And yeah, I just read the latest issue of Saveur while in line at WF (long lines, as everyone seemed to be shopping at 9pm), and I agree it's not so fabulous.

                          1. re: Chocolatechipkt
                            flourgirl RE: Chocolatechipkt Sep 22, 2007 07:44 AM

                            Whew. For a minute there, I thought I was the only one who mentally went "Blech" at the thought of pine-scented and flavored mussels.

                            1. re: flourgirl
                              condiment RE: flourgirl Feb 29, 2008 12:38 AM

                              Eclade de moules, mussels roasted in smoldering pine needles, is a specialty of the Charente-Maritime, and is incredibly delicious.

                    2. ChefJune RE: Robert Lauriston Sep 22, 2007 08:04 PM

                      Different strokes for different folks! I found the steak issue entertaining, if not particularly educational. but that's okay....

                      What are you expecting that you're not finding?

                      And I REALLY love the new issue, all on my home town, Chicago! 8>D

                      1. flourgirl RE: Robert Lauriston Sep 23, 2007 08:00 AM

                        I have only been reading Saveur regularly for a short time (got a ridiculously cheap subscription offer, so I bit). I've apparently missed Saveur's high point in time but I still enjoy receiving each new issue in the mail. I admit that I don't read every issue cover to cover because some of the articles just don't interest me, but all in all, I enjoy it, and I'm glad I have the subscription.

                        That said, if I don't get a renewal offer as good as the initial subscription I purchased, I don't know that I'd renew. I don't cook out of it very often and I can always read it at the library.

                        1. Up With Olives RE: Robert Lauriston Sep 25, 2007 11:40 AM

                          When was the steak issue? I must have mised that. I looked online but I can't find a "back issues" section.

                          What I have noticed most in my short time as a subscriber is that the headlines and cover quips are awful and amateurish and have little to do with the quality of the writing within.

                          1 Reply
                          1. re: Up With Olives
                            Robert Lauriston RE: Up With Olives Sep 25, 2007 11:49 AM

                            Steak issue was June/July.

                          2. h
                            HungryLetsEat RE: Robert Lauriston Sep 25, 2007 11:51 AM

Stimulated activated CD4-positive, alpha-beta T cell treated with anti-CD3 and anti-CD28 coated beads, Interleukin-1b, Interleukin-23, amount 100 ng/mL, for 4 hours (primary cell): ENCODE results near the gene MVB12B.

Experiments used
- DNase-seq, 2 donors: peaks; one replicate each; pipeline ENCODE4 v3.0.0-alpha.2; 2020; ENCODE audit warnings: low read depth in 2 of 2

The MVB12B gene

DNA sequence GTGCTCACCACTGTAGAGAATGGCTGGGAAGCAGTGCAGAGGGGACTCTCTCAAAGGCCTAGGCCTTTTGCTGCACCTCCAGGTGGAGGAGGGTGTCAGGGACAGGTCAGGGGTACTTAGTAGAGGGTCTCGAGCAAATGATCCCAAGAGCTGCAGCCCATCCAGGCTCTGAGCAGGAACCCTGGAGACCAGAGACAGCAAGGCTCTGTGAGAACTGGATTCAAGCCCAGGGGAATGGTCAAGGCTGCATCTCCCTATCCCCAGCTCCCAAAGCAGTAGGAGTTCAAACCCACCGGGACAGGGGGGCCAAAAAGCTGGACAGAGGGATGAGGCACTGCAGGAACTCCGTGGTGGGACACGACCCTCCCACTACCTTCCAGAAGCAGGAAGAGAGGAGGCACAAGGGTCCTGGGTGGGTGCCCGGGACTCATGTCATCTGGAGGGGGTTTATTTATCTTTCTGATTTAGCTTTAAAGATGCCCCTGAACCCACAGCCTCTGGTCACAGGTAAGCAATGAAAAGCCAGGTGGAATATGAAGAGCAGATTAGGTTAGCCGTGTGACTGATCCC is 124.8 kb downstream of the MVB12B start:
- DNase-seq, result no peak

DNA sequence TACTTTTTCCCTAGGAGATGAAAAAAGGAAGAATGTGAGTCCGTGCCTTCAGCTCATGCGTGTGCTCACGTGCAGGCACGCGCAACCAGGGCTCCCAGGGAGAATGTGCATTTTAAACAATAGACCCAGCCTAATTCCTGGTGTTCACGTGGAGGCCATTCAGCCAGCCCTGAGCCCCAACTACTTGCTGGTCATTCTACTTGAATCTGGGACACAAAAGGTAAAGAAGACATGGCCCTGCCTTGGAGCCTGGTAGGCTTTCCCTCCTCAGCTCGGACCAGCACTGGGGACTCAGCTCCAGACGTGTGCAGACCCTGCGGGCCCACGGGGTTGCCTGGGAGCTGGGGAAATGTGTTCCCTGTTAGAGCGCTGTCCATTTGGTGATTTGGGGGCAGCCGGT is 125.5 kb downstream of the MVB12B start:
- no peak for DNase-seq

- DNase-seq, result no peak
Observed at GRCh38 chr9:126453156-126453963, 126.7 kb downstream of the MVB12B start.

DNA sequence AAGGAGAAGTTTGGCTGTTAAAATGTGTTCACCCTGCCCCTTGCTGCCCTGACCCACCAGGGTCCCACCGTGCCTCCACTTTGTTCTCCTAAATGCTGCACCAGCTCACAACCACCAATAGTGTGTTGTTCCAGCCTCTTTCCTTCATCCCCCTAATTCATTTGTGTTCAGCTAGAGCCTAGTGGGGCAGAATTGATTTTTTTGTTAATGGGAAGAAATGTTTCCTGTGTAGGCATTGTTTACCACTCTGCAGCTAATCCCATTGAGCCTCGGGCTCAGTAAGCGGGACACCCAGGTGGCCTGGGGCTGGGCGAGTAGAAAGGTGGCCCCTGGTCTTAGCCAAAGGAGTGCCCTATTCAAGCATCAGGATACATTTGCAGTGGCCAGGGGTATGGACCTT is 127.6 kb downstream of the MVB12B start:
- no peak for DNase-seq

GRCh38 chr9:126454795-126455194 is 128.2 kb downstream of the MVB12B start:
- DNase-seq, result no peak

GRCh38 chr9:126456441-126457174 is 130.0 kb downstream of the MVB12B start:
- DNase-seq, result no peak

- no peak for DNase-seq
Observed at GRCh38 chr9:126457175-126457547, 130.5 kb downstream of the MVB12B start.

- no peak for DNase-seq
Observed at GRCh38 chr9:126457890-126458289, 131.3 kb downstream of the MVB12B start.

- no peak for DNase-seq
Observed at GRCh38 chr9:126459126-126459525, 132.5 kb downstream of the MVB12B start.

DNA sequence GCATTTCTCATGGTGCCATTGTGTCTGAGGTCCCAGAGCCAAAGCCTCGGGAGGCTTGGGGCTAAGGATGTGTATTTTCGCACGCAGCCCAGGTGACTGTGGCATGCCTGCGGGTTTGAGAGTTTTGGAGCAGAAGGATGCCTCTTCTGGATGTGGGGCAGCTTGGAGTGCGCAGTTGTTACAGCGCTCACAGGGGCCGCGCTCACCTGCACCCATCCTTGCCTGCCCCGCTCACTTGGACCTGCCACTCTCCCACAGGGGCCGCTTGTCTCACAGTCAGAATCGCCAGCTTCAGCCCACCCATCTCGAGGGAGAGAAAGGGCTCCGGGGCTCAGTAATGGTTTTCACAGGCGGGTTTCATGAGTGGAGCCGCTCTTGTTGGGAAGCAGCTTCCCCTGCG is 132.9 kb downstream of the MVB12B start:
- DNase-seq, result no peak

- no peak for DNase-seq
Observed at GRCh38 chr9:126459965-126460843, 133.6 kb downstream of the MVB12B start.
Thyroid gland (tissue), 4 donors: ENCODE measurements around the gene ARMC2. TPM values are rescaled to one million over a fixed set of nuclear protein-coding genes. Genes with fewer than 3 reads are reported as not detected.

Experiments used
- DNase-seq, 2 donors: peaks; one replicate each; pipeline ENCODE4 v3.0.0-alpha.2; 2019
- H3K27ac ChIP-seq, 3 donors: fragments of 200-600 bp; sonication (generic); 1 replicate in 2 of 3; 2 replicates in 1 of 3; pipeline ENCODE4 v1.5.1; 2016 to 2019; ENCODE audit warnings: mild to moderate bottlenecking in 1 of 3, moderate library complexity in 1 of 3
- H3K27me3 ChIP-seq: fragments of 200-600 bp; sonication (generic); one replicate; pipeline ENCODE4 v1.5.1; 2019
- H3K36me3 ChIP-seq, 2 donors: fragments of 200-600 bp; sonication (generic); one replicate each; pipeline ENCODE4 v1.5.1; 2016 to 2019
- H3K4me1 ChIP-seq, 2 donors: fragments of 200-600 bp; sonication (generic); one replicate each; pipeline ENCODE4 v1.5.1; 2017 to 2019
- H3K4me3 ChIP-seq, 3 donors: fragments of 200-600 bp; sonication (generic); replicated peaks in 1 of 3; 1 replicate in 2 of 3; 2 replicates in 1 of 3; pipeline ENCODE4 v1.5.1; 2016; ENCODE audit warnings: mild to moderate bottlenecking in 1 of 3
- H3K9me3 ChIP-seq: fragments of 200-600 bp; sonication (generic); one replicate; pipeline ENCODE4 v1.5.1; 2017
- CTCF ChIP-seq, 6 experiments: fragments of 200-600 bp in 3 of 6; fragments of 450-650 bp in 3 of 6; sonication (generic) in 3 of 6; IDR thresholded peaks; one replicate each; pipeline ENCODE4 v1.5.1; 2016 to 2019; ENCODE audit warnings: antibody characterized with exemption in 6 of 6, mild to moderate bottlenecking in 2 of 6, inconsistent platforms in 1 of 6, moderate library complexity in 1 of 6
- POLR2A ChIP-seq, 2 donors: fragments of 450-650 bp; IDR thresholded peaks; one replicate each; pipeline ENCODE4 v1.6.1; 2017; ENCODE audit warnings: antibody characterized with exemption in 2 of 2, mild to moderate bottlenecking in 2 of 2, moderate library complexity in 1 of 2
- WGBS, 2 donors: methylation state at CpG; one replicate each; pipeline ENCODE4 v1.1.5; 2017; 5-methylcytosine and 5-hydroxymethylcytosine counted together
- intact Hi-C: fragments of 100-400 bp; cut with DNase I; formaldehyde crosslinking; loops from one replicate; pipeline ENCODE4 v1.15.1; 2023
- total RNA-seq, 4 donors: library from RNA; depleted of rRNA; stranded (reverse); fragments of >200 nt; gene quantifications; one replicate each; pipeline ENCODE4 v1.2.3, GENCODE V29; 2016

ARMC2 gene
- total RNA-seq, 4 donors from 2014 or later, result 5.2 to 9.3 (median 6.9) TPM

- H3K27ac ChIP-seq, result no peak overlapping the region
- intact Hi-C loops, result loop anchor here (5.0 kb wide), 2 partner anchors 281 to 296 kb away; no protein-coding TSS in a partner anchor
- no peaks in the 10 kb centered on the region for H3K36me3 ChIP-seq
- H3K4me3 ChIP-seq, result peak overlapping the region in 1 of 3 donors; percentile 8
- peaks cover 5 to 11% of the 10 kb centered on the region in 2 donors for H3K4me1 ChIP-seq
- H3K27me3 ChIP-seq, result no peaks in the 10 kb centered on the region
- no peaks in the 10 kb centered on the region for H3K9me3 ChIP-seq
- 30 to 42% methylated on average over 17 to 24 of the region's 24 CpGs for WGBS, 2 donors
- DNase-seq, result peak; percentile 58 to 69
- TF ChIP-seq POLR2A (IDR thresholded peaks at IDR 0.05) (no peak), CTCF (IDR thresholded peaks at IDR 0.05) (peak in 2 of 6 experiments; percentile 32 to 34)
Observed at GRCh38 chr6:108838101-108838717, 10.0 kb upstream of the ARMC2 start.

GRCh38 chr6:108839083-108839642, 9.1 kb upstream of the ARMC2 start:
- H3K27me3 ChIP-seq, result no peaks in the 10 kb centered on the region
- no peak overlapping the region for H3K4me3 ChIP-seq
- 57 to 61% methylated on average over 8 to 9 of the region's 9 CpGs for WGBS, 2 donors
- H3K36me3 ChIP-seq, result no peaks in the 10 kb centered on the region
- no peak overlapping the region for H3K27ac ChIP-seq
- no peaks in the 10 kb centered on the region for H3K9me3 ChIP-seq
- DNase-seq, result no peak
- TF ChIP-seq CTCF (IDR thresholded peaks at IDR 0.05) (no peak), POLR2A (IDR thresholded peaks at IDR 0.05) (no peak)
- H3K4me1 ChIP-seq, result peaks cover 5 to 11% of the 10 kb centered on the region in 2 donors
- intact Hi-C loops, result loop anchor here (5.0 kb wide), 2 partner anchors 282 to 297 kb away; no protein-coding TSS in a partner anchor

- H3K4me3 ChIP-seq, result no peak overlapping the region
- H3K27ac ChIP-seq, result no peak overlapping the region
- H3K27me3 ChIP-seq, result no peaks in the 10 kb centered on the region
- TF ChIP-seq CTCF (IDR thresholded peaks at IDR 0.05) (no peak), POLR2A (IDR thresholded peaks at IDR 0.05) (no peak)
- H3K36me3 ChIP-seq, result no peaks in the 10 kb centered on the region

I've had my subscription for a year now and do not intend to renew. It just doesn't have enough recipes that I care to try to make at home and I haven't found the articles all that interesting. I am, however, excited about this last issue. I was born and raised in Chicago and have lived elsewhere for 5 years now. I'm always hungry for any news (especially foodie news) about my hometown!!

                            1. m
                              Moka RE: Robert Lauriston Sep 28, 2007 02:18 PM

                              I don't subscribe, but was paging through the current Chicago issue (that pizza cover got me!) The single most interesting thing I saw inside was an Apple-Lavender Tart Tatin, which spoke to me. I bought the issue solely for that recipe and hope to try it soon. I also liked the page about San Francisco food shops. I don't know if I'd subscribe, but Saveur's photography is still much better than Gourmet's very unappetizing photos -- now there's a downhill story.

                              4 Replies
                              1. re: Moka
                                Robert Lauriston RE: Moka Sep 29, 2007 08:40 AM

                                I'd never buy a Saveur for a recipe, they don't test them very well (if at all) so often they fail.

                                1. re: Robert Lauriston
                                  Moka RE: Robert Lauriston Sep 29, 2007 12:38 PM

                                  I'll think very good thoughts as I flip the pan ;-) though tarte tatin can be a bit temperamental anyway...we'll see. I expect a food magazine's recipes to work. Otherwise, the articles and photography would have to be seriously good to offset that.

                                  A friend who subscribes to the French magazine, Cote Sud, shared the summer issue with me. I was blown away by the gorgeous photography throughout, but especially the food section with it's creative food pairings and presentations. Even those who don't read French well can take away some great ideas, though the mag is pricey.

                                  1. re: Robert Lauriston
                                    daveena RE: Robert Lauriston Sep 30, 2007 12:25 PM

                                    Some of the recipes are brilliant, though:

                                    I'm actually starting to think that overtesting recipes robs them of soul (see Cooks Illustrated).

                                    1. re: daveena
                                      ML8000 RE: daveena Sep 30, 2007 12:41 PM

                                      You have a point about over testing and it discourages variation. Some older cookbooks, before the 40s, didn't list ingredients in quantity and detail and only briefly touched on process, which leaves room for variation.

                                      Any way, there's some nice features and find in Saveur...I recall bacon tempura, small 3 paragraph article...great stuff.